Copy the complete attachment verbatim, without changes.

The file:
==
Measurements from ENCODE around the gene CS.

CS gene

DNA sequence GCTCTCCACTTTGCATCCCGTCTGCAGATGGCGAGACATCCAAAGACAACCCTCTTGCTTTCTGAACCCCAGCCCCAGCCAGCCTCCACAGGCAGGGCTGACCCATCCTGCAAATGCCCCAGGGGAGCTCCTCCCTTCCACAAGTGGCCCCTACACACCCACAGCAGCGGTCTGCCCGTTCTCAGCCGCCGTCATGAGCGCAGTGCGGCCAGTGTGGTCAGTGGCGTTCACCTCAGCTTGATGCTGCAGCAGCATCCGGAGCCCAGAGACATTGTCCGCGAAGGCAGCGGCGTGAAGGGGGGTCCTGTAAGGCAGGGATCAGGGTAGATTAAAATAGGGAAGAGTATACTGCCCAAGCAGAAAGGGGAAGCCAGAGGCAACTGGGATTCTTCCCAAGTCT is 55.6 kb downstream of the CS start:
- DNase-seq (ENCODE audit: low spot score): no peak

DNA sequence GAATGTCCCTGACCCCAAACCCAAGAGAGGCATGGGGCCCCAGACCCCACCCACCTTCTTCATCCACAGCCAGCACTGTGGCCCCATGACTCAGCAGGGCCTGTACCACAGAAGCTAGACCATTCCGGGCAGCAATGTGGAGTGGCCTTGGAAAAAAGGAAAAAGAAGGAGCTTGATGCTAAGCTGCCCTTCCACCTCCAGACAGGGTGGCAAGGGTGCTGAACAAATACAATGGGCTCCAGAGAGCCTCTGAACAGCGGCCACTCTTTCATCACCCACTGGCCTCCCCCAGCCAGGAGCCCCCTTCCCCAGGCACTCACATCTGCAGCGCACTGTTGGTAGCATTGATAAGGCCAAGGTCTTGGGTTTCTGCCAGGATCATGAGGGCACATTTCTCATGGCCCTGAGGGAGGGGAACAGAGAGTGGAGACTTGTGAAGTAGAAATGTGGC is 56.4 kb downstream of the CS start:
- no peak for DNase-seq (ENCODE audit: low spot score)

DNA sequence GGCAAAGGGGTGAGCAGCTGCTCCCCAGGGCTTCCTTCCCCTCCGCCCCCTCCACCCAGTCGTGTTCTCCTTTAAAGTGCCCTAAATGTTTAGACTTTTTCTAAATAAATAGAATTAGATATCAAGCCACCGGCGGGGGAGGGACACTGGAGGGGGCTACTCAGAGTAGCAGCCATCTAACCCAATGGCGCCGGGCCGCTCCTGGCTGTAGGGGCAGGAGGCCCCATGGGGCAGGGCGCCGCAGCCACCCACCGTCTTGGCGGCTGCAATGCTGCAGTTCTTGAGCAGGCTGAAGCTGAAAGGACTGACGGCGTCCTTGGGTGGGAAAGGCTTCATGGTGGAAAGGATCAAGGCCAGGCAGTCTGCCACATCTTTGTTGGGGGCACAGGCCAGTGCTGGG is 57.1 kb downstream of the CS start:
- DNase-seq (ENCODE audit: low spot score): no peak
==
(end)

Measurements from ENCODE around the gene CS.

CS gene

DNA sequence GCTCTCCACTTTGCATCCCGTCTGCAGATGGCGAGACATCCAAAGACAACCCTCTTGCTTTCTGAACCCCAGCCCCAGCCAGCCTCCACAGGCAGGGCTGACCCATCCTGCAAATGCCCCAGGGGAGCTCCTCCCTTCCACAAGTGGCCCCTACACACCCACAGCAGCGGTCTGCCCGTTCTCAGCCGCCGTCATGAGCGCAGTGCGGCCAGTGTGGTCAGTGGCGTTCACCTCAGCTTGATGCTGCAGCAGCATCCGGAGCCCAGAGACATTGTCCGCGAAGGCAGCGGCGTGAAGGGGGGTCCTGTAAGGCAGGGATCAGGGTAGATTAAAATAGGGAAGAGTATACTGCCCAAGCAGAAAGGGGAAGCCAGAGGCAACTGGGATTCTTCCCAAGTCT is 55.6 kb downstream of the CS start:
- DNase-seq (ENCODE audit: low spot score): no peak

DNA sequence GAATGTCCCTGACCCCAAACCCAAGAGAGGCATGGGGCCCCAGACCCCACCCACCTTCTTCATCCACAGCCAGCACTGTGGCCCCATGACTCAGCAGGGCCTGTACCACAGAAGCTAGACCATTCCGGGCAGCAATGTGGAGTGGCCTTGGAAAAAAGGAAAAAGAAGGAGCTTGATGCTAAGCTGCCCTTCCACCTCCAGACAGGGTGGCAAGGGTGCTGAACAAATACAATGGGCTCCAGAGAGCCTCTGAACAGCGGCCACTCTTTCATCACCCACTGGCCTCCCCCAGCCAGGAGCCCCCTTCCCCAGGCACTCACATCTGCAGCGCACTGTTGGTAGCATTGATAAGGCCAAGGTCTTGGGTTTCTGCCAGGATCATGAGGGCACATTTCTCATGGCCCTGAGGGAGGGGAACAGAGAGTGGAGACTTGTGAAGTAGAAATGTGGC is 56.4 kb downstream of the CS start:
- no peak for DNase-seq (ENCODE audit: low spot score)

DNA sequence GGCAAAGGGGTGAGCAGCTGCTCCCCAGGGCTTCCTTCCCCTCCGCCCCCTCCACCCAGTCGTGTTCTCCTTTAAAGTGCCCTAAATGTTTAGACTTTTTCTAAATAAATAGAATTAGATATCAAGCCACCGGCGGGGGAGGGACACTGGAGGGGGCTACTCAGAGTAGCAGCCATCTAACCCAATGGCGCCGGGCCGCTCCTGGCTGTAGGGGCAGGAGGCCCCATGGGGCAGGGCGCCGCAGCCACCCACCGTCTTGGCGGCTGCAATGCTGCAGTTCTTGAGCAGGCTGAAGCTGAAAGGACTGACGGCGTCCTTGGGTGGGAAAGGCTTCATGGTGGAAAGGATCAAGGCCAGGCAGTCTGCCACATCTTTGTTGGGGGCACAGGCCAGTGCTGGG is 57.1 kb downstream of the CS start:
- DNase-seq (ENCODE audit: low spot score): no peak